GREAT WHEELS OF LIGHT APPEAR OVER THE HIGH DESERT AT NIGHT, SPINNING AGAINST THE STARRY SKY. MESSENGERS FROM THE HEAVENS COME TO ORDINARY PEOPLE, BEARING NEW WISDOM AND WARNINGS OF COSMIC CATASTROPHE. MEN AND WOMEN ARE TAKEN FROM THEIR BEDS AT NIGHT AND RETURN WITH STORIES OF INTERCOURSE WITH STRANGE BEINGS, THEIR BODIES SCARRED WITH CIRCLES AND TRIANGLES.
LIKE SO MANY ASPECTS OF OUR CULTURE, THE UFO IS THE cause of controversy, a controversy which extends to the very existence of the object in question. Like God, the UFO divides our society into believers and nonbelievers, cautious hopefuls and equally cautious agnostics. But whether we believe in the UFO or not, its presence in our culture clearly has a great deal to tell us about ourselves--about where we are as a species and where we are going. This kind of cultural observation does not rule out the possibility that UFOs really do exist, nor does it require such existence. It merely asks what we can learn from the phenomenon regarding the current state of human civilization.
While the biological and metaphysical explanations vary and contradict one another, there seems to be at least one constant about our nature as human beings--and that is that we are not alone. We have a drive toward wholeness and completion which is apparent in everything we do. For instance, we join together in intimate union--and produce a new whole, the child. We live in groups because we can accomplish more together than a single individual ever could. Even our intellectual history is one of endless struggle to make what we know of the world fit into a larger pattern of significance.
But our desire for unity and completion is, perhaps, nowhere more clearly expressed than in our need for religious experience or understanding. Derived from the Latin religio, which means to reconnect, religion is the process by which we strive to link ourselves to the divine or cosmic order of things. Similarly, salvare, to save, originally meant to make whole. Salvation, the ultimate aim of religion, is the moment of reconnection--with God, with Christ, with the Universe, with the Sublime. It is a moment of mystery and reverence, terror and fulfillment. It is the experience of connection, touching, and becoming a part of something alien--something outside of us and very different.
Whatever the physical reality of UFOs and aliens may be, it is easy to see the religious dimensions of the phenomena. Carl Jung, as early as the 1950s, noted the resemblance of flying saucers to the mandala, an ancient symbol of wholeness and salvation. More recently, tales of abduction and alien encounters suggest that finding the Other--a being from beyond--connects these experiences to our underlying religious need for contact which transcends the daily intercourse of human existence.
This said, it is necessary to point out how the symbolism surrounding the UFO phenomenon differs from other types of religious symbolism. At least in its original form, the UFO was a machine, a technological artifact. While the technology which it embodies may be far in advance of our own, it is, nonetheless, something which beings like ourselves might eventually be able to create. The UFO literature is full of stories of attempts by the government to "reverse engineer" UFO propulsion systems. If only we could get our hands on a piece of their equipment, then, well, with a little bit of Yankee ingenuity.... Similarly the aliens--even as their "otherness" has intensified over the years and they have manifested such paranormal powers as the ability to walk through walls, to levitate, and so on--have remained finite, humanoid beings who have real limitations and who, in some inscrutable way, seem to need us as much as we need them.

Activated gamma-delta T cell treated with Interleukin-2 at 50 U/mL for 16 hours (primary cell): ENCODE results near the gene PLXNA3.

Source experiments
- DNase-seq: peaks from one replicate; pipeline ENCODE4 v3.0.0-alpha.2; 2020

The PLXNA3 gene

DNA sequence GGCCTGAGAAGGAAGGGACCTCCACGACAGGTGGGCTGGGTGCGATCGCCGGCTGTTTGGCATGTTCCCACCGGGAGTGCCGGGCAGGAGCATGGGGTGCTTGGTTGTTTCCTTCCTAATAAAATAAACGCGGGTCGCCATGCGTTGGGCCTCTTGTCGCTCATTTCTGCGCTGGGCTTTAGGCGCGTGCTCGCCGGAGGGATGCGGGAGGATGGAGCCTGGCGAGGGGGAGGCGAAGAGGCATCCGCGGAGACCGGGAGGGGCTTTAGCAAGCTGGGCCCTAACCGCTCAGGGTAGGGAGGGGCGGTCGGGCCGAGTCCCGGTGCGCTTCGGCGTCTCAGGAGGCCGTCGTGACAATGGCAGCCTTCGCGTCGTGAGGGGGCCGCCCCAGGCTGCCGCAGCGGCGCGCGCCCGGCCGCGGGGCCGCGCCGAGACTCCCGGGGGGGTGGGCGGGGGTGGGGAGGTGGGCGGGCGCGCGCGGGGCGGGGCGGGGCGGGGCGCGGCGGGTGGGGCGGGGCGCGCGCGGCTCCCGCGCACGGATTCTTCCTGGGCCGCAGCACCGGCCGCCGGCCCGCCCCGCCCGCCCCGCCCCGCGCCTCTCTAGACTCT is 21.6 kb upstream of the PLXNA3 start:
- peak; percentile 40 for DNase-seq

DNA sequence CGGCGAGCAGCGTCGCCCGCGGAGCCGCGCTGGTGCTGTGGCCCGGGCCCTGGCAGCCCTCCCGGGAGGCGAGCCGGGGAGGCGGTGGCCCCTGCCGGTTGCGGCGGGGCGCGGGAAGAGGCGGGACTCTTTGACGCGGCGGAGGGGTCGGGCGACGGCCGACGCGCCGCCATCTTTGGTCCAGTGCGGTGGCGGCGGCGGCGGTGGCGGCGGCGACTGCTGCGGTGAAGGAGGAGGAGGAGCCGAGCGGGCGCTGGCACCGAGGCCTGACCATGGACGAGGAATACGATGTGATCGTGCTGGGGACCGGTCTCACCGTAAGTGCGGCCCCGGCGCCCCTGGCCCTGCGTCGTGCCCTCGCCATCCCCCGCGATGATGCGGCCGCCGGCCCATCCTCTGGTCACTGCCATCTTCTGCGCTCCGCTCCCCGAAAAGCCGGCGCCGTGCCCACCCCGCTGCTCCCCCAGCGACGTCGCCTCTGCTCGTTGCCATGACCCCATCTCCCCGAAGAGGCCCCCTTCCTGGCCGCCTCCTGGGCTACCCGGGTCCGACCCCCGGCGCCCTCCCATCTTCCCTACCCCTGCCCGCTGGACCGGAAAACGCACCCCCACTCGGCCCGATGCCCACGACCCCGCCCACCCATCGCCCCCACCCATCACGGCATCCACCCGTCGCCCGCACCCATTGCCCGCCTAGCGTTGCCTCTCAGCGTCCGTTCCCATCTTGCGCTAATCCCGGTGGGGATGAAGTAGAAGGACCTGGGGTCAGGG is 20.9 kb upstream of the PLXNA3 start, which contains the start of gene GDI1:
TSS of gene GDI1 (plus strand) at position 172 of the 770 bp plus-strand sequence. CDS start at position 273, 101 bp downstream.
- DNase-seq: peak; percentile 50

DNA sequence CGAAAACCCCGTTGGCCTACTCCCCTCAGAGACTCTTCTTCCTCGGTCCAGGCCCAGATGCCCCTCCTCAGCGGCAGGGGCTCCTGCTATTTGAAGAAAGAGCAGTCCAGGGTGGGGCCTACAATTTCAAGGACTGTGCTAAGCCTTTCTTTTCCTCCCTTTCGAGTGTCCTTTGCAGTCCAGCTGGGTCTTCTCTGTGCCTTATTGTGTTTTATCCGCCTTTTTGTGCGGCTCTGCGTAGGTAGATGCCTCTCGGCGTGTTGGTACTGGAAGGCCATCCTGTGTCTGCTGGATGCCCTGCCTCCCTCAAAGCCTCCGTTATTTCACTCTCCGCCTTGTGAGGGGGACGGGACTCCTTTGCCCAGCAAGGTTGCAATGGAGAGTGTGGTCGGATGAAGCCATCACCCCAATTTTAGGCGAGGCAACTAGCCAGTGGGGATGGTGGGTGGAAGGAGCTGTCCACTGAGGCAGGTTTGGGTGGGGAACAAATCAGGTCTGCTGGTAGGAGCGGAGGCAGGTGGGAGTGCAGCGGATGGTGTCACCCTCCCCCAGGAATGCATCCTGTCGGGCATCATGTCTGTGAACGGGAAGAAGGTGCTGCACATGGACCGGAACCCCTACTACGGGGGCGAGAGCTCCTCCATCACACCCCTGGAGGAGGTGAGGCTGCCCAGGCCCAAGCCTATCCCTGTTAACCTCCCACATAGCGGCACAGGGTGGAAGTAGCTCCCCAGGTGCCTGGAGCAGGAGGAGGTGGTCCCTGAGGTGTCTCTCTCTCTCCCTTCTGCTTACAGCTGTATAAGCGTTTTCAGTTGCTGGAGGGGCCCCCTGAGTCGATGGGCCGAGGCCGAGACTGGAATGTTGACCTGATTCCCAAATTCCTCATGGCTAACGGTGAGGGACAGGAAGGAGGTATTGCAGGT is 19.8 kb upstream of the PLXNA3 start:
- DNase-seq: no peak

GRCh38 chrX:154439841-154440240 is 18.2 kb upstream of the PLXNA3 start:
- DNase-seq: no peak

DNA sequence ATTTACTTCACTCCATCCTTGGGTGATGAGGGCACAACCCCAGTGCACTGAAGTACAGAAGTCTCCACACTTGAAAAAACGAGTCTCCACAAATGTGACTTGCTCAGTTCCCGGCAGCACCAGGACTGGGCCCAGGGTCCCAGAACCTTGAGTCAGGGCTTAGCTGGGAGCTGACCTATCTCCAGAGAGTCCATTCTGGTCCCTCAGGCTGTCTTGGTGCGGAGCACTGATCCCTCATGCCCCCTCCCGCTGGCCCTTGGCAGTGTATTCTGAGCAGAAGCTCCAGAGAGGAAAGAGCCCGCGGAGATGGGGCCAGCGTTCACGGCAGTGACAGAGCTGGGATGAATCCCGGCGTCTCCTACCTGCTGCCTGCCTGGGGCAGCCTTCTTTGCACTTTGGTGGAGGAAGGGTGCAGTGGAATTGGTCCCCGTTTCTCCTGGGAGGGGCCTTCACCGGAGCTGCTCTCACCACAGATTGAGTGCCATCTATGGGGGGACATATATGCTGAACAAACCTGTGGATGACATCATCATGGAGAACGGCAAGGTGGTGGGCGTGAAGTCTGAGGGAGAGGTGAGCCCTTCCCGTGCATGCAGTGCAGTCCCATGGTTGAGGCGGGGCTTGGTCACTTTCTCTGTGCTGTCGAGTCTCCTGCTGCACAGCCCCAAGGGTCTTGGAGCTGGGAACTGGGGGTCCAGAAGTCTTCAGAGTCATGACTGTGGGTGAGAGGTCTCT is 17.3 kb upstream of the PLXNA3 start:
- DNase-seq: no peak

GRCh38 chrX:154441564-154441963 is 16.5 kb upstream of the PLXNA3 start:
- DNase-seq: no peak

All this suggests that we humans are beginning to see ourselves as real participants in the process of creating unity and organization. Where older myths regarded humanity as the plaything of the gods, or as the essentially powerless subject of a transcendent divine sovereign, the myth which has emerged around the UFO treats humanity as a real partner in the creation of a cosmic society. The scientific and technological advances of the postwar period brought with them grave dangers to be sure. But they also made it possible, for the first time, for humanity to end its earthbound existence, to visit the heavens and return to tell of the journey, and to imagine someday, on our own efforts and through our own merits, to become citizens of the great heavenly city.
There have, however, been a number of distinct--and even mutually opposed--reactions to the mythic character of the UFO phenomenon. It is possible to distinguish among these responses along three distinct axes. There are those who believe that the UFO comes to us, whether from another star system or another dimension, and those who regard it as merely a product of the collective psyche. There are those who interpret the phenomenon in language which is drawn from the scientific tradition, even as they stretch the limits of official science, and those who express open hostility to the scientific establishment. Finally, there are those who see in the UFO a sign of hope and a catalyst for growth, and those who sense something evil and profoundly destructive.